A left-wing columnist believes Hungary should not appeal against FIFA’s decision to play its next World Cup qualifier behind closed doors as a consequence of an anti-Semitic incident during the Hungary-Israel match in August last year. His right–wing colleague suggests the ruling was unjust and may stir up anti-Semitism.
While the Israeli anthem was being played before a friendly football match between the national teams of Hungary and Israel in Budapest, a group of youngsters turned their backs on the pitch and shouted anti-Semitic slogans. A few days later, the Hungarian Football Association apologised with its Israeli counterpart. The Simon Wiesenthal Centre, known for its efforts to hunt down Nazi war criminals, lodged a complaint with the International Federation of Football Associations (FIFA), which ordered Hungary to play its decisive World Cup qualifier against Romania behind closed doors in March this year. (Bulgaria was punished in a similar way because of racist abuse of a black player.) The HungarianFootball Association said it would appeal against what it considers an unjust and exaggerated sanction.
In Népszabadság, Tamás Lajos Szalay argues that the Hungarian side had better refrain from appealing the ruling, and prove by doing so that they are conscious of the gravity of the incident. Hungary would show that those racist protestors are isolated if it accepted the verdict, instead of calling it unjust. “In reality we simply care for the prestige and the money a possible qualification could yield”, Szalay believes.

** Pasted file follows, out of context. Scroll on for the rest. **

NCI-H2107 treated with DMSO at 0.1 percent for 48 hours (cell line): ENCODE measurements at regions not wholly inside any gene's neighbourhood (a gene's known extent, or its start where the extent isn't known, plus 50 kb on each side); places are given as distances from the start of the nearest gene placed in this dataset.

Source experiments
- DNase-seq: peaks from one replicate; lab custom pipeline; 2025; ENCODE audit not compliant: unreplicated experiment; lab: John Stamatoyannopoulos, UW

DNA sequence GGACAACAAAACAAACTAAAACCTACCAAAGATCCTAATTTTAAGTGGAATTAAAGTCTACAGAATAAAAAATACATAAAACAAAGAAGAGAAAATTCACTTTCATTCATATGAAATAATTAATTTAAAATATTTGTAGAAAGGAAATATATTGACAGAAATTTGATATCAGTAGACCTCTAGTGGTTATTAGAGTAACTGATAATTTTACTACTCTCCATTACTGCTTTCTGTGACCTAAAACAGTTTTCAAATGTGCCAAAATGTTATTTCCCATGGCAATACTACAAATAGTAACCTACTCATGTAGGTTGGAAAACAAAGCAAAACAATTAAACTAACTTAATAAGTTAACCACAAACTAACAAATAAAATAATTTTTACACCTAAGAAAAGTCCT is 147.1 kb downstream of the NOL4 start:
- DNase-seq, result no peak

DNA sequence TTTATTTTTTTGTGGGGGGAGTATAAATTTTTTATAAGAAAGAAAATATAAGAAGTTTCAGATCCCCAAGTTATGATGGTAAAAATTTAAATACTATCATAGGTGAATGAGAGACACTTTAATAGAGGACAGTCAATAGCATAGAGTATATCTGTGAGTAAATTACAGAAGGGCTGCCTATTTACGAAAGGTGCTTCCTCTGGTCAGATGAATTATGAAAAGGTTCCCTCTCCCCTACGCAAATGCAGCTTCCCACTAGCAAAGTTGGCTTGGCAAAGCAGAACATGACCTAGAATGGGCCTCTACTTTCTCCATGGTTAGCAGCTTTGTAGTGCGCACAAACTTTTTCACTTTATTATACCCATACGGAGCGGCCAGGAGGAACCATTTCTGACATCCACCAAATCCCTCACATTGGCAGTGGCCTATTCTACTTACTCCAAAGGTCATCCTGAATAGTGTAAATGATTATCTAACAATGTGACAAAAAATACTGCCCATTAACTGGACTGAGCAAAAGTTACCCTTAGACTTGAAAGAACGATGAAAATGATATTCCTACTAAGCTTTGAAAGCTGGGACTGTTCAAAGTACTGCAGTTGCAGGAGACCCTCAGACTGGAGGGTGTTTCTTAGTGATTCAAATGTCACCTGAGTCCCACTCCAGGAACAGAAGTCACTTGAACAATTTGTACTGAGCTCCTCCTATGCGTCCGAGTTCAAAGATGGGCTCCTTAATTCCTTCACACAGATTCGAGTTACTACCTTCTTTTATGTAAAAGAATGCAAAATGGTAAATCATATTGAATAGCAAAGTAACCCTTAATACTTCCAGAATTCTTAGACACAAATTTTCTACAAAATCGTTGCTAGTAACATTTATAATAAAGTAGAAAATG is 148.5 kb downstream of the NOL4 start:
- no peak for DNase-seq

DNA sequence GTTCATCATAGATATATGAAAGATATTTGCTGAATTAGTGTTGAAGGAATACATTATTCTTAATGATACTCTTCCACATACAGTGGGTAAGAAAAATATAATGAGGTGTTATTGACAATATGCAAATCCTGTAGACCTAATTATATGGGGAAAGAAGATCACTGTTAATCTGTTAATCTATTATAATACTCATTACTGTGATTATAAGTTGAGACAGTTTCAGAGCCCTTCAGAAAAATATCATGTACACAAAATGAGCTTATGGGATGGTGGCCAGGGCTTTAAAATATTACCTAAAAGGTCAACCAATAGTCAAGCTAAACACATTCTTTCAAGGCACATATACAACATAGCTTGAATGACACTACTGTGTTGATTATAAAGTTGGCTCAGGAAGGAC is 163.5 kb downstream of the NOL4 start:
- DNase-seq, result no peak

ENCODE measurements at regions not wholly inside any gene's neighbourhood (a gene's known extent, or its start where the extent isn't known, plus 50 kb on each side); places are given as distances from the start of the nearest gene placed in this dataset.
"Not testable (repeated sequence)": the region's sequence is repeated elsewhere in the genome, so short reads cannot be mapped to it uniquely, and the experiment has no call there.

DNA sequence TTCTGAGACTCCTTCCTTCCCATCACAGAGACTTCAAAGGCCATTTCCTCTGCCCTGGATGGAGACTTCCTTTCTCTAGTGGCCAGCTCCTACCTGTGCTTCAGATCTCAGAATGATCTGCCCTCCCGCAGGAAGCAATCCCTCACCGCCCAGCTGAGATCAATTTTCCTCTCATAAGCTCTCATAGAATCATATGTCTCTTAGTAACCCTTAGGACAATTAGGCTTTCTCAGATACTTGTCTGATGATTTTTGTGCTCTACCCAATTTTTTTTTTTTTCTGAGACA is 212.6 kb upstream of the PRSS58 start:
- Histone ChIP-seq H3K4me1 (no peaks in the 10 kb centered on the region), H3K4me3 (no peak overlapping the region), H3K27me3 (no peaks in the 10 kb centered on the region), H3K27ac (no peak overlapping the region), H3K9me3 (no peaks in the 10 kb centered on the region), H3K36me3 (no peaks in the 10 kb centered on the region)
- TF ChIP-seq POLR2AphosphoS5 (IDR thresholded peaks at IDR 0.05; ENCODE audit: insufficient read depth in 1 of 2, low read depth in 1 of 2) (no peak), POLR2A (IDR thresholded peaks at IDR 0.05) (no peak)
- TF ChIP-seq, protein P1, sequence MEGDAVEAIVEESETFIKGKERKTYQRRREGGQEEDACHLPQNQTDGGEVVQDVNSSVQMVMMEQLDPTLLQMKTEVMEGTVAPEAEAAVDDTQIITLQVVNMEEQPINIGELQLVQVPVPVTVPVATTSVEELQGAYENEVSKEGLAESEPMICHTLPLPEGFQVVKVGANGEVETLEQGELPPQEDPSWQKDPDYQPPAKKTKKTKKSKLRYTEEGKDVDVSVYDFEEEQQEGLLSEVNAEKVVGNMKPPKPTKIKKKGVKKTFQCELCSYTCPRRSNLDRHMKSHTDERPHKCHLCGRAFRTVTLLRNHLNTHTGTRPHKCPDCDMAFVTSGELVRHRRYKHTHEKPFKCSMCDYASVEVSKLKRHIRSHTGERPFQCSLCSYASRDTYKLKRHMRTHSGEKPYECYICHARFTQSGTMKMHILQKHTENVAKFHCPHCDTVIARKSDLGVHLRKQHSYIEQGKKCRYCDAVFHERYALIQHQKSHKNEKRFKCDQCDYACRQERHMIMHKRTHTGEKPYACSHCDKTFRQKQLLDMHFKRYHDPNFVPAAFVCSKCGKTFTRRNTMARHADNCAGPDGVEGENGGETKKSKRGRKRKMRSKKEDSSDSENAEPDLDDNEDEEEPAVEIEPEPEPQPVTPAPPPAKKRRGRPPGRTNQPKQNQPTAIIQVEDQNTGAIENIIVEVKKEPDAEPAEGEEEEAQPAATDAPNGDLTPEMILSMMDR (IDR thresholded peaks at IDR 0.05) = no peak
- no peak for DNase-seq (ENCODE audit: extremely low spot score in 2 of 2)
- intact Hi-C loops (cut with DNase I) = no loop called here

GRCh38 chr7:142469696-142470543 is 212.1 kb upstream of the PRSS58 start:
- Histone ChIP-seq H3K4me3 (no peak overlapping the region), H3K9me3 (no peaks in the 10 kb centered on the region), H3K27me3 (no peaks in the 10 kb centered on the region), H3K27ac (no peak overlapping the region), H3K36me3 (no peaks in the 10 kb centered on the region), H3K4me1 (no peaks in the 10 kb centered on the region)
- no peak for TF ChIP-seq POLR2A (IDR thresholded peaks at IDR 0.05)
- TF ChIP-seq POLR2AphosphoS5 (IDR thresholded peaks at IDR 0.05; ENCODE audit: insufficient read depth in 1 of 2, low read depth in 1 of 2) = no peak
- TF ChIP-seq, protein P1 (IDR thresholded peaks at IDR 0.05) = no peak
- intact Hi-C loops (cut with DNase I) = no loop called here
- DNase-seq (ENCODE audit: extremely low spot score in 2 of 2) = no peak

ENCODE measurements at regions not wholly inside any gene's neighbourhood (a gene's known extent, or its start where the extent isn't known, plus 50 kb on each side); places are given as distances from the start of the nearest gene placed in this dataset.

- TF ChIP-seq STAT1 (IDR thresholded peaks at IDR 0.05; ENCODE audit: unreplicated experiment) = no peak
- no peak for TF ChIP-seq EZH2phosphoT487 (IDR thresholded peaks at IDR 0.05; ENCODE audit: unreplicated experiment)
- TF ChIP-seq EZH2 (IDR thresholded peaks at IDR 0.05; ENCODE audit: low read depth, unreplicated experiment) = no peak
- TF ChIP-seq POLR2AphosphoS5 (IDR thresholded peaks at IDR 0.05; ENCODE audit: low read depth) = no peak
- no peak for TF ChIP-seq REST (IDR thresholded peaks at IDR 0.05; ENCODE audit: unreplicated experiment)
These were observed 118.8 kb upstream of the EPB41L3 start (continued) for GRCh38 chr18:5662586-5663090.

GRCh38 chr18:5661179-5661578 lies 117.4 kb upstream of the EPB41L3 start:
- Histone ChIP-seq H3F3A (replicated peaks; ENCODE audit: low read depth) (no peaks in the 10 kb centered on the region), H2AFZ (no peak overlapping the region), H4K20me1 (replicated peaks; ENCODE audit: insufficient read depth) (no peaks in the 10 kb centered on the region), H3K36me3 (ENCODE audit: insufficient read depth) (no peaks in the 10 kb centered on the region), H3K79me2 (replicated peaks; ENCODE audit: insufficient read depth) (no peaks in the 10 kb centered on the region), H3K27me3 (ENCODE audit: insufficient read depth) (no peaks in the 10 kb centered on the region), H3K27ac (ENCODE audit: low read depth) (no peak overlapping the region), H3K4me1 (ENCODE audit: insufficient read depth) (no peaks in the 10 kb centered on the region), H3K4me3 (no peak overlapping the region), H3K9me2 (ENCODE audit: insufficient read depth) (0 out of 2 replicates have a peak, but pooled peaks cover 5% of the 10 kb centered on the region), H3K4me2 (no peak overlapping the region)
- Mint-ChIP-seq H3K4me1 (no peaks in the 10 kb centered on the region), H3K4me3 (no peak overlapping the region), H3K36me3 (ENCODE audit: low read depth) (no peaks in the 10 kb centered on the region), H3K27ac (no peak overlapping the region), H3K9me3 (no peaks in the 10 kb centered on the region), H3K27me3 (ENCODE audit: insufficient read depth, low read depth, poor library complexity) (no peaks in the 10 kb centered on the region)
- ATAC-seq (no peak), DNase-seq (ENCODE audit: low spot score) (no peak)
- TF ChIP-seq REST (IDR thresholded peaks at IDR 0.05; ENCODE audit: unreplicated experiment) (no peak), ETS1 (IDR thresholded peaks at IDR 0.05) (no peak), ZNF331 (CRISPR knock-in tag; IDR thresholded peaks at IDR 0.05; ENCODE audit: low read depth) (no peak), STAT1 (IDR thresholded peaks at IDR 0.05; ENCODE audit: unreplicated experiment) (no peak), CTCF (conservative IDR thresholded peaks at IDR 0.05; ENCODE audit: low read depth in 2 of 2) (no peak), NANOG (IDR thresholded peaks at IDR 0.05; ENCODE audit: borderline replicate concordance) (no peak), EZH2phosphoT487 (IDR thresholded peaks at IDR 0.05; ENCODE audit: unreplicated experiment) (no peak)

In Magyar Nemzet, deputy editor Szabolcs Szerető suggests that Hungary’s diplomacy and sports leaders should vigorously try and change “this unjust ruling that is causing irritation.” By irritation he means anti-Semitic feelings that instead of being successfully fought will be stirred up, because the bulk of the public feel that they are being punished for something they have never done. They will also remember, he continues, that when Hungary played in Moldavia and in Bucharest, extremist Romanian fans chanted anti-Hungarian slogans and no uproar or sanctions followed. Szerető writes that “what happened in August was inexcusable” and he would not object to some other form of punishment. But he thinks there is a strange coalition between a narrow layer of right-wing extremists and Hungary’s left-liberals who try to show to the world that our country is an area infected with xenophobia and anti-Semitism”.